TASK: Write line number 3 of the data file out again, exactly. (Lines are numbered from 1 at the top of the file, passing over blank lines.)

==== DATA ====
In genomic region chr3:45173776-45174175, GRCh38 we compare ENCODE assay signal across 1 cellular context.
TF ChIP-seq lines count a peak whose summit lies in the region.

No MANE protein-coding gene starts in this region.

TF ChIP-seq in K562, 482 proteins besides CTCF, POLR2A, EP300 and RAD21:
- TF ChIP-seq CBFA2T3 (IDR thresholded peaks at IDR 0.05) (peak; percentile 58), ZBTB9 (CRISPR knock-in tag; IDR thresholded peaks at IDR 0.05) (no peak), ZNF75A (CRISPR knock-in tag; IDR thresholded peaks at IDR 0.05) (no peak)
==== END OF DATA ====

No MANE protein-coding gene starts in this region.